"Do you like solar companies?"
Delivered on 18 January 2021 by Justin Pyvis. About a 7 min read.
Markets are hot right now. Very hot. All the usual warning signs are flashing red, from soaring asset prices to unsolicited stock advice from cleaning ladies:
When you see all this stuff coming out and all these people talking about penny stocks and pushing them higher, it's got to make you wonder, where is the top? Is it too frothy? Is there too much exuberance out there?" said Ryan Nauman, market strategist at Informa Financial Intelligence's Zephyr. "That's my concern -- the fear of missing out is driving stock prices."
Cromwell Coulson, the president of OTC Markets, says there's a simple explanation for all the buying. "It's clearly a bull market," he said. "I would be very careful. We're definitely in a market where my cleaning lady is asking me 'Do I like solar companies?' Because she bought a solar company that's a NASDAQ stock through Robinhood. And it's tripled."
The cleaning lady analogy draws from an old story about Joe Kennedy (JFK's father), who:
...decided to stop to have his shoes shined before he started his day's work at the office. When the boy finished, he offered Kennedy a stock tip: "Buy Hindenburg." Kennedy soon sold off his stocks, thinking: "You know it's time to sell when shoeshine boys give you stock tips. This bull market is over."
A similar quote has been attributed to Bernard Baruch, who made a fortune in the 1920s US bull market but sold well prior to the crash in 1929:
Taxi drivers told you what to buy. The shoeshine boy could give you a summary of the day's financial news as he worked with rag and polish. An old beggar who regularly patrolled the street in front of my office now gave me tips and, I suppose, spent the money I and others gave him in the market. My cook had a brokerage account and followed the ticker closely. Her paper profits were quickly blown away in the gale of 1929.
The lesson is timely, given some are now suggesting we may be entering "a second 'roaring Twenties'".
Many markets have either recovered or are above where they were pre-coronavirus, despite the huge loss in economic output due to self perseveration (voluntary social distancing) and government-mandated lockdowns:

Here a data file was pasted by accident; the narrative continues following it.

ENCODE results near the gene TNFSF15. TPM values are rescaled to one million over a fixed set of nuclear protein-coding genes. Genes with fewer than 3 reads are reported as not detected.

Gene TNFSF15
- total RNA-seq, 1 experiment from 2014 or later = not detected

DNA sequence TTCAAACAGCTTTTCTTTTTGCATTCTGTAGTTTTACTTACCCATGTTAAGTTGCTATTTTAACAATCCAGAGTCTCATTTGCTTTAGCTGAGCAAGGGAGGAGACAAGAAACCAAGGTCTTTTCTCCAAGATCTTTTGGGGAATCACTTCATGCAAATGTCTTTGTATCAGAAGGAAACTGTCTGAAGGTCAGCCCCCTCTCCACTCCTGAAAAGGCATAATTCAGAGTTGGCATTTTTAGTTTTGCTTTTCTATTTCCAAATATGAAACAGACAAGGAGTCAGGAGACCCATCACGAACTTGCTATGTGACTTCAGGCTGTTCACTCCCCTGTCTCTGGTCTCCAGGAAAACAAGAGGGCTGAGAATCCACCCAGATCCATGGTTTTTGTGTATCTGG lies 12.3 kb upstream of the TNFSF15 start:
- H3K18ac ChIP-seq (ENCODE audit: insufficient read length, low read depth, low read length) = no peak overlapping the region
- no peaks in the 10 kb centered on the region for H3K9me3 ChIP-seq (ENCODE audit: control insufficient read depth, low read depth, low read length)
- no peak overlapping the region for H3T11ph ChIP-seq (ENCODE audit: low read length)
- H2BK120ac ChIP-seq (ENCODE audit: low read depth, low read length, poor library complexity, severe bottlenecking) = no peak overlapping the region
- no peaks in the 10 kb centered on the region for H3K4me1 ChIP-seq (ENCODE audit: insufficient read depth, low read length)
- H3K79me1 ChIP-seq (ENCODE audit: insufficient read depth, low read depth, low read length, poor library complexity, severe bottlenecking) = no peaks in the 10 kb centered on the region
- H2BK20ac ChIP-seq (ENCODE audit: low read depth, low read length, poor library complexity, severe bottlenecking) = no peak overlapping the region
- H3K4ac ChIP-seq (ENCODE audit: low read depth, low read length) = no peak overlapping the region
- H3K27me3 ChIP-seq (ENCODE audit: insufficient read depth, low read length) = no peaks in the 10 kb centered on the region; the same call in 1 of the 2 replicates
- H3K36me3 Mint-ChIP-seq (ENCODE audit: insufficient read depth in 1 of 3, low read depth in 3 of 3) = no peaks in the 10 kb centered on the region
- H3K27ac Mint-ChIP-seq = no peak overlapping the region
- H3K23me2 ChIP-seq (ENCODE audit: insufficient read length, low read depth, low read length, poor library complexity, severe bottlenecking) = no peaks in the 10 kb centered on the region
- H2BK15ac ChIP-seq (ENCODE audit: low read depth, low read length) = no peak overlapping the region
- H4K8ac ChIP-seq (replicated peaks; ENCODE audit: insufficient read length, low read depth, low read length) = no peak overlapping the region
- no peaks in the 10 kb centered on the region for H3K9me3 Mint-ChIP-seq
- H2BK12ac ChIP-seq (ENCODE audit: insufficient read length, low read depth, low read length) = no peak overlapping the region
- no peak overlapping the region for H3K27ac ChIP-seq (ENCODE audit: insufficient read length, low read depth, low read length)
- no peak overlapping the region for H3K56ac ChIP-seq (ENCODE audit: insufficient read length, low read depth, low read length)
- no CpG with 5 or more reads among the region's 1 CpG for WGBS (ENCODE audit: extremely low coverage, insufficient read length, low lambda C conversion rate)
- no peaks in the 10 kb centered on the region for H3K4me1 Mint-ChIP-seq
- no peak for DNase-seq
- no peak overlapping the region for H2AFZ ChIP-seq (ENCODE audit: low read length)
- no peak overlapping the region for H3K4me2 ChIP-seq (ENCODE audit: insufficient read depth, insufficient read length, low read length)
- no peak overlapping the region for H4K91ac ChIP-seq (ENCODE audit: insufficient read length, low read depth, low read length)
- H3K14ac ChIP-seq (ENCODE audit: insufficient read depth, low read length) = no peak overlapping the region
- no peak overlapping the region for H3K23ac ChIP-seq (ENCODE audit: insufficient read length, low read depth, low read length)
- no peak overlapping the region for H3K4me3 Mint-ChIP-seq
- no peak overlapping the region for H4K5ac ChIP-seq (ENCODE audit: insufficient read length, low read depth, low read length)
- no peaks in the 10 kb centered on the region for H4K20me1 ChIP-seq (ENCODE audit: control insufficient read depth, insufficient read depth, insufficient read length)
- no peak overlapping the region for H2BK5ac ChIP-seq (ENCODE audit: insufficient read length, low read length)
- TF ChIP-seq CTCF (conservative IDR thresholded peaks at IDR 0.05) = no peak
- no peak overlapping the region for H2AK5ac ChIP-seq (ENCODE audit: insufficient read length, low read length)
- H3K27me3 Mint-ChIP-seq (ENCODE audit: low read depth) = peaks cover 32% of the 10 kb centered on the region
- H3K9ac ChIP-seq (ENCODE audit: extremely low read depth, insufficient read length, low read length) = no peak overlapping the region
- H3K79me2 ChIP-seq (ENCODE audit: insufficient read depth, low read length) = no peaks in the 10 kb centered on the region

Asset prices - stocks, houses, crypto, commodities (copper and nickel are up around 30% since the first coronavirus case was declared, iron ore nearly 90%) - have all soared in the last several months due to unprecedented monetary and fiscal support. While the bottom quartile is struggling, lots of people have actually done quite well working from home, accumulating savings while their respective governments thrust even more cash at them:
“The damage from COVID-19 is concentrated among already challenged groups,” Brainard said in a speech Wednesday. “The K-shaped recovery remains highly uneven, with certain sectors and groups experiencing substantial hardship.”
At a time when the national unemployment rate has come down from the pandemic peak of 14.7% to the current 6.7%, Fed economists estimate the jobless rate for the lowest quartile of earners is “likely above 20%,” Brainard said.
Much of the global stimulus has flowed not to businesses and individuals who have suffered legitimate hardship but into assets, which are now easier than ever to speculate on thanks to micro-investing app such as Robinhood. Just look at what happened to an obscure stock called Signal Advance Inc. when everyone's favourite salesman, Elon Musk, tweeted "Use Signal":